By Lisa Rein
Washington Post Staff Writer
Saturday, May 24, 2008
Two members of a judicial commission that nominated the son of Maryland Senate President Thomas V. Mike Miller Jr. (D) for a District Court judgeship said yesterday that they are resigning in protest over what they call political interference in the process.
Family law attorney Paula J. Peters and land-use lawyer Eileen E. Powers, both of whom practice in Annapolis, said they plan to send letters of resignation to Gov. Martin O'Malley (D) on Tuesday.
The lawyers said they could not support the decision of the Judicial Nomination Commission in Anne Arundel County to recommend Thomas V. Miller III to the governor for a seat on the District Court bench. Peters said Miller, who has served 12 years on the Maryland Parole Commission, is not qualified to be a judge because he has practiced law only for four years.
"It's difficult to imagine that someone with such a short tenure as a lawyer could be a good judge," Peters said. "The whole process makes me very sad. It's really upsetting." Peters has served since 1985 on the judicial panel that vets candidates for the District Court and circuit courts.
The Senate president, his son and a spokesman for the governor denied any political interference in the nominating process.
The senator said he has not spoken with O'Malley about his son's candidacy. "That's the governor's decision," he said.
Peters said she received several phone calls from "political people" lobbying her to nominate the younger Miller for one of three vacancies on the Anne Arundel bench. She declined to identify them.
The commission sent a list of five names to the governor in February; Miller did not make the cut. The governor then addressed a shortage of nominees for judgeships in several counties with an order mandating that three names be submitted for consideration for every vacancy.
When the Anne Arundel panel met Wednesday to augment its pool, it voted by majority to add five names, including Miller's. The commission has 13 members; 11 participated in Wednesday's vote. Powers and Peters voted against Miller.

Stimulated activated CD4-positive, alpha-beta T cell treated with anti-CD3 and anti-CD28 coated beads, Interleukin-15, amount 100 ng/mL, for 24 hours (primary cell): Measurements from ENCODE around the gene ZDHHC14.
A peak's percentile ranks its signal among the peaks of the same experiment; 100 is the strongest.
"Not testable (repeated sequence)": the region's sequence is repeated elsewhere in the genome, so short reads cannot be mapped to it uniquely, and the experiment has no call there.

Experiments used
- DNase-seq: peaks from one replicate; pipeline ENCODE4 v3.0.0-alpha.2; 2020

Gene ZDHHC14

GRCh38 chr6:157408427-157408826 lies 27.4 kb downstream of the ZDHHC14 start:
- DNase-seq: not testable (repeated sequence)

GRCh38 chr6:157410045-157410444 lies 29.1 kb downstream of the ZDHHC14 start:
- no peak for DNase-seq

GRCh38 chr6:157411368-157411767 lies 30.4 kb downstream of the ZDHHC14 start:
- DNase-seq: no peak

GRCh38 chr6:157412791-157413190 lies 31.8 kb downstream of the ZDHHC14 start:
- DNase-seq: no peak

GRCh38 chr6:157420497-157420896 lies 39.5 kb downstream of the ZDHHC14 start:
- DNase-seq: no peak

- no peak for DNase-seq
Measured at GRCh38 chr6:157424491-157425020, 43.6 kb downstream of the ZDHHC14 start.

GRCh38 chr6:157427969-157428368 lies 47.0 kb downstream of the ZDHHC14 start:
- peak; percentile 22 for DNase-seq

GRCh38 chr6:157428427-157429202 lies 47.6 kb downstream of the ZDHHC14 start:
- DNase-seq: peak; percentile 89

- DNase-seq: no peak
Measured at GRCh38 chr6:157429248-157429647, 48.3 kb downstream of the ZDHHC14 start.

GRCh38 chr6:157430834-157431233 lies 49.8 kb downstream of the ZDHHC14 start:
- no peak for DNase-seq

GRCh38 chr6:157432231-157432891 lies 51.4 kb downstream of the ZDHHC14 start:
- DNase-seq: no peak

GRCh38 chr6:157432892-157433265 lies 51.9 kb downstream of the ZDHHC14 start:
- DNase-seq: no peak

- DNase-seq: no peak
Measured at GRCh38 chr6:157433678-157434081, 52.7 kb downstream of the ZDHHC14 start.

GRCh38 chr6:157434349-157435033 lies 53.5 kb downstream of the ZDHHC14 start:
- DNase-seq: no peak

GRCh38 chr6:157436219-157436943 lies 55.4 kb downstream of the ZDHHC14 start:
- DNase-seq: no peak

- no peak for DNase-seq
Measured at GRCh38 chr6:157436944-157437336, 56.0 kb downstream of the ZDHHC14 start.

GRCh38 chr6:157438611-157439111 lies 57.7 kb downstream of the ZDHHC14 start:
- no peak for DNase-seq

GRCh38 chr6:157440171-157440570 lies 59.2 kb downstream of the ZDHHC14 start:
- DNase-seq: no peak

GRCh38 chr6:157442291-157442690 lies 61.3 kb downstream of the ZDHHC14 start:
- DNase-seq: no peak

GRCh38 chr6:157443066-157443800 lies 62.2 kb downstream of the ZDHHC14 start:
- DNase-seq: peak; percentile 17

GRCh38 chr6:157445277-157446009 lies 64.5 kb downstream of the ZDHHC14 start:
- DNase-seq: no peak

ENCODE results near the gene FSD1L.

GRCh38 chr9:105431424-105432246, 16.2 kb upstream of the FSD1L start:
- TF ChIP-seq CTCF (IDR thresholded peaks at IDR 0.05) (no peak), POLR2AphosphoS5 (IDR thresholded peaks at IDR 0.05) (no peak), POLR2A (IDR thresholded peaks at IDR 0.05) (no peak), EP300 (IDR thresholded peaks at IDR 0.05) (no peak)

Powers, who was appointed by O'Malley last year, said she was not lobbied directly to support Miller but is resigning out of concern that the second round of nominees is unqualified. "Our commission did not make the decision in a fair and impartial way," she said.
Powers said the panel is required to consider a range of qualifications, including legal knowledge, diligence, temperament, maturity and integrity. "The list we sent up on the second go-around was lacking," she said.
Miller, 41, said he submitted his application "like everyone else" and urged lawyers and judges with whom he has worked to write letters on his behalf -- a common practice by candidates for the bench to distinguish themselves. He said he knows of no political figure who lobbied commission members.
He said his tenure on the parole commission, which involved conducting revocation hearings for parolees who violate the terms of their release, should count as legal experience.
"We have mini-trials within the prison [system], and we've got to make some really tough decisions," Miller said.
He previously worked as an assistant public defender in Prince George's County.
O'Malley spokesman Rick Abbruzzese said the governor "will conduct an intense interview process" to vet the 10 candidates before him. "The governor was simply looking to increase the applicant pool," Abbruzzese said.
District Court judges are appointed to 10-year terms.